"Players' safety is a factor, and I think the biggest is the political instability, which I think are tied hand in hand," Pirates director of player development Kyle Stark said. "With the political instability, we just didn't feel safe operating there, so we pulled out."

There is too much baseball talent to ignore, but clubs have retained a strong scouting presence rather than maintain the infrastructure of an academy.

"You can't stop scouting because there are too many good players," Padres vice president and assistant general manager of player personnel Chad MacDonald said. "There are players who want to play. You've got to go where the players are, and it's there. It's just [that] going there comes with some risks."

Those risks are detailed in on the U.S. State Department's travel advisory website, which notes that the country's per capita murder rate is one of the top five in the world and that kidnappings in 2009 increased 40-to-60 percent over the previous year, a number that's already difficult to track because the majority go unreported.

"Violent crime in Venezuela is pervasive, both in the capital, Caracas, and in the interior," writes the State Department on its website. "... Armed robberies take place throughout the city, including areas generally presumed safe and frequented by tourists. Well-armed criminal gangs operate widely, often setting up fake police checkpoints. Only a very small percentage of crimes result in trials and convictions."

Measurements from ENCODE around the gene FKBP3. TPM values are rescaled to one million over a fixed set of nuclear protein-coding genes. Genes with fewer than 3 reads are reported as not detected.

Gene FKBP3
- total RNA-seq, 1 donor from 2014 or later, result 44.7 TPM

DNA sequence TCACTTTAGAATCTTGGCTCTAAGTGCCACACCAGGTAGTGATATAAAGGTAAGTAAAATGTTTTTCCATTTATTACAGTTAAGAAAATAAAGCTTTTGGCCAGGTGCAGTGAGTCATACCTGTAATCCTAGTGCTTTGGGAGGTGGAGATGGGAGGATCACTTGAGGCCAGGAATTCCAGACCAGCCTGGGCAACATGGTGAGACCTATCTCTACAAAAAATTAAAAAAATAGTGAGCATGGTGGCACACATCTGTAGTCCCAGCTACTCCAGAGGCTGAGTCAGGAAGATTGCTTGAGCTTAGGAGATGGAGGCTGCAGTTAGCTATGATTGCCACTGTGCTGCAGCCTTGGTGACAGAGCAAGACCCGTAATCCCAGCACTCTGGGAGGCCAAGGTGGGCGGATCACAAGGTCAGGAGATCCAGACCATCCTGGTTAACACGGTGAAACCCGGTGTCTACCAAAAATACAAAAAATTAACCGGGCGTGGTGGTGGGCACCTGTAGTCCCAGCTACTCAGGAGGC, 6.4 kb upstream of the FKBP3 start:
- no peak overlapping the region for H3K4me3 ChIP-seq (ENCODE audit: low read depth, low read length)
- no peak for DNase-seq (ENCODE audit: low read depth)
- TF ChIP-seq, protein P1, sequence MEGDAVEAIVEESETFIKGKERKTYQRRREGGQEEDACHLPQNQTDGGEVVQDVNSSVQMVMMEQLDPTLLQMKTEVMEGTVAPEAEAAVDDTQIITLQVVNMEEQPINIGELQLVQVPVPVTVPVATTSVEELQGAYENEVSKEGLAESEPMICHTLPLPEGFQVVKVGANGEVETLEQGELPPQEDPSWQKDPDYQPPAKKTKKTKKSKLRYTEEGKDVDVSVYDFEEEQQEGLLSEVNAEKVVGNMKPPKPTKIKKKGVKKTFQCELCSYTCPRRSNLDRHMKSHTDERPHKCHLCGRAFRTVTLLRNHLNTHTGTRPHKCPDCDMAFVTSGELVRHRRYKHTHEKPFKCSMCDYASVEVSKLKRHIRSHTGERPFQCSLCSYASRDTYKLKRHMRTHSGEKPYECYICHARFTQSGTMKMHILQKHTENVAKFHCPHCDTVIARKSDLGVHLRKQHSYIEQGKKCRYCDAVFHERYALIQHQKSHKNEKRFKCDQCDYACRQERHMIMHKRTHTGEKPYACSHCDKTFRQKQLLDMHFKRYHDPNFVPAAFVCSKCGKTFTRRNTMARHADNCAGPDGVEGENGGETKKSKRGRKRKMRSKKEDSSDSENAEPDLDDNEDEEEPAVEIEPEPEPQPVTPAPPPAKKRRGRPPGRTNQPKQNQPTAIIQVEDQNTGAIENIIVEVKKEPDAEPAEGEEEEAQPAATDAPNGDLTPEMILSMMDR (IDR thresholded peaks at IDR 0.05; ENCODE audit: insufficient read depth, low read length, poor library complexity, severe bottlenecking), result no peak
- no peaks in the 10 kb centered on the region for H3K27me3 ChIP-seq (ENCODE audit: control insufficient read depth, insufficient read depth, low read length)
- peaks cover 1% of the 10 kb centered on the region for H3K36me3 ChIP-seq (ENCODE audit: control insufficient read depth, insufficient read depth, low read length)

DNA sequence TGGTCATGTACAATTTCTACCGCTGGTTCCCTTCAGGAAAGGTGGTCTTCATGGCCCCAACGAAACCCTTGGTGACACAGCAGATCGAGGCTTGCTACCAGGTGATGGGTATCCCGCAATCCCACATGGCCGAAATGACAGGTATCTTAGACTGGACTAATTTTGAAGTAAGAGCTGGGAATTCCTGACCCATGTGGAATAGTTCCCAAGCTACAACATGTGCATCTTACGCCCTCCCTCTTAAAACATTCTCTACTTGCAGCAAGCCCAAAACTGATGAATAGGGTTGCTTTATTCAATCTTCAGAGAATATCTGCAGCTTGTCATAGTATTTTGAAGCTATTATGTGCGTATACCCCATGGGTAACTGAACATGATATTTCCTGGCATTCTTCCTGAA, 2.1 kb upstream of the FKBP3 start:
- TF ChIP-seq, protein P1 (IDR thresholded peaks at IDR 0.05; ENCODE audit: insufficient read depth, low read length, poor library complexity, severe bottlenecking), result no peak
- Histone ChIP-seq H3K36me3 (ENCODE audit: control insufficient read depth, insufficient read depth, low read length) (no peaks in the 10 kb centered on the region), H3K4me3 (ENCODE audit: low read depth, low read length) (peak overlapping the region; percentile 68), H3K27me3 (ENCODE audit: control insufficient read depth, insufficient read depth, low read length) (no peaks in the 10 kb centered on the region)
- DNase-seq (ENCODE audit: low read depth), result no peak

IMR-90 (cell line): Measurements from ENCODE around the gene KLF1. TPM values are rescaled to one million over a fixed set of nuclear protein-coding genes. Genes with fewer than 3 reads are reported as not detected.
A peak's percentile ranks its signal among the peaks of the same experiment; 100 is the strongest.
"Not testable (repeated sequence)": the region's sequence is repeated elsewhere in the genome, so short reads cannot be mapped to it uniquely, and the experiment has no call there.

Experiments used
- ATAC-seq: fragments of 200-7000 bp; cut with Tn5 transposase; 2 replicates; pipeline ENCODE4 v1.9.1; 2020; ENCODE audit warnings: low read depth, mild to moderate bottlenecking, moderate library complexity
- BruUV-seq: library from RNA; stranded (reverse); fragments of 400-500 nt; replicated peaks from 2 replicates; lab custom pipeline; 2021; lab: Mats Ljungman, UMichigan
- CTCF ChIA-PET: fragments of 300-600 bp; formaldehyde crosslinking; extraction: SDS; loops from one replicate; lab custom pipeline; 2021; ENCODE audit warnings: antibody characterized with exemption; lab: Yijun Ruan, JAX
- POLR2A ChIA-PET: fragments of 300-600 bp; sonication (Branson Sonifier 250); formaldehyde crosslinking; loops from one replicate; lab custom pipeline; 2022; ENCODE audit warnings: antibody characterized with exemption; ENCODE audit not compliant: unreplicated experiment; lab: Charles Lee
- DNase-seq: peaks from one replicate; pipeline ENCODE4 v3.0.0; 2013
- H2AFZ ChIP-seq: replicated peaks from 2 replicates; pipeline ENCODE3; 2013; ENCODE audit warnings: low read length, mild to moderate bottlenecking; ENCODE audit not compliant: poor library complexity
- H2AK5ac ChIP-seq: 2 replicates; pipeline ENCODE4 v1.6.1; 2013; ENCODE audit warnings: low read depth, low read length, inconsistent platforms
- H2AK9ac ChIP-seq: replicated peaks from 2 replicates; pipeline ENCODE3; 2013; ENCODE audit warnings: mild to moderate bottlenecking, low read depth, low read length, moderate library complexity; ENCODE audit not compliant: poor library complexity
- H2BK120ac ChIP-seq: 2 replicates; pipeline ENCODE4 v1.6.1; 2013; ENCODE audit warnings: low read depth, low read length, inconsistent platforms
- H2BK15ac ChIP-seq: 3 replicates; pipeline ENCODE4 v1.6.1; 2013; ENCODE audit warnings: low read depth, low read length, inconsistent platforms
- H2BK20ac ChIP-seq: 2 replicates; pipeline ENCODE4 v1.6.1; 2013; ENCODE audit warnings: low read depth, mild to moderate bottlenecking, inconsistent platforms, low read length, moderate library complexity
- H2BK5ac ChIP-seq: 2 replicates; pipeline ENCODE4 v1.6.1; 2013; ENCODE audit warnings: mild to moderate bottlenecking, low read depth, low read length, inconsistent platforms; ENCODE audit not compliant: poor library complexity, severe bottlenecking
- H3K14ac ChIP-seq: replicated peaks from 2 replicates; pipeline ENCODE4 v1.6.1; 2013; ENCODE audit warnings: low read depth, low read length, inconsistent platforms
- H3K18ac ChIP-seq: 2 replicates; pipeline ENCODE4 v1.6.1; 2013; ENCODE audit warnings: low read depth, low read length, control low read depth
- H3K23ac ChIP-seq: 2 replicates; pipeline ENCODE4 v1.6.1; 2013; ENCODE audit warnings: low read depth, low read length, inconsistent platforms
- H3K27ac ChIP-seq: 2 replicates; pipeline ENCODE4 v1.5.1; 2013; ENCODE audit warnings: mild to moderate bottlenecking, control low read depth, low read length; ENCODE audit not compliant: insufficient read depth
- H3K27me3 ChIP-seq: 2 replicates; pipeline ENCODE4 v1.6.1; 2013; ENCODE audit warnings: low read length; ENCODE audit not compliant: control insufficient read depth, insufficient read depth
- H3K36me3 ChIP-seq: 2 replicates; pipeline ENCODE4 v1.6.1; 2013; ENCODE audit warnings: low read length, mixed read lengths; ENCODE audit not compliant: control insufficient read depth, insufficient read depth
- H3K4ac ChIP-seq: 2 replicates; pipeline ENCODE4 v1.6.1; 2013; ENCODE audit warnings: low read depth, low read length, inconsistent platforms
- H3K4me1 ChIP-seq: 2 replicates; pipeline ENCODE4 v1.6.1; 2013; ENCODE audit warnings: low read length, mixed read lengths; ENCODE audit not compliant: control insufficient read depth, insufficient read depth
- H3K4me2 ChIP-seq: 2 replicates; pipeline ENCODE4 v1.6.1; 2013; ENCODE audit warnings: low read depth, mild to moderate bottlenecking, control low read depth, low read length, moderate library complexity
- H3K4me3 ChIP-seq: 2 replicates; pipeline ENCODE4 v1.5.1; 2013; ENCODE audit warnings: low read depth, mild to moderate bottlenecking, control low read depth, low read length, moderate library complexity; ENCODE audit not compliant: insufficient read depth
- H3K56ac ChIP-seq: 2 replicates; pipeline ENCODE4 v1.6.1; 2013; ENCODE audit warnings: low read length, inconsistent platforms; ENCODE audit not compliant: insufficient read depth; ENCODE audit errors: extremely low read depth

There have been several recent examples of players' family members getting kidnapped -- the mothers of Ugueth Urbina and Victor Zambrano, and the son and brother-in-law of Yorvit Torrealba were rescued; Zambrano's cousin was killed -- and now Ramos, an active and promising young ballplayer, is the first known ballplayer to be abducted.

Rob Ruck, a University of Pittsburgh history professor who has written extensively about baseball in Latin America, said the situation is deteriorating for baseball because of the crime and the distrust of Chavez. The kidnapping of Ramos will make matters worse.

"It's going to make [baseball clubs] much more nervous about their involvement in Venezuela," Ruck said, "which is a shame because the baseball there has become spectacularly good, the kids are hungry [to play] and we can see the impact of that in the major leagues."

Many ballplayers still return to Venezuela each winter, either because it's home or it's an opportunity to play in an offseason league. The native players are often the bigger targets because they are so well known, but any player with a major-league salary, even one near the minimum, such as Ramos, makes more than the majority of people.

"Some guys have bodyguards and all that, but you can't really trust them, either," Diamondbacks catcher Miguel Montero, a native of Venezuela, told the Denver Post in 2009. "You can't trust anybody, because you never know who's going to rip you. ... We all live in fear in Venezuela."

Ramos was back in Venezuela to play in the winter league, though he was reportedly kidnapped while at his family's home in Valencia.

O'Brien said that before the Brewers allow their players to play winter ball in Venezuela, the club vets the situation the players will be entering, checking with the winter-league team there to make sure that housing, transportation and ballpark security are all sufficient.

"It's still a beautiful country and one that has an abundance of potential baseball players," O'Brien said, "and so we continue to monitor what goes on in terms of the political environment there. And we just hope for the best for the country as a whole."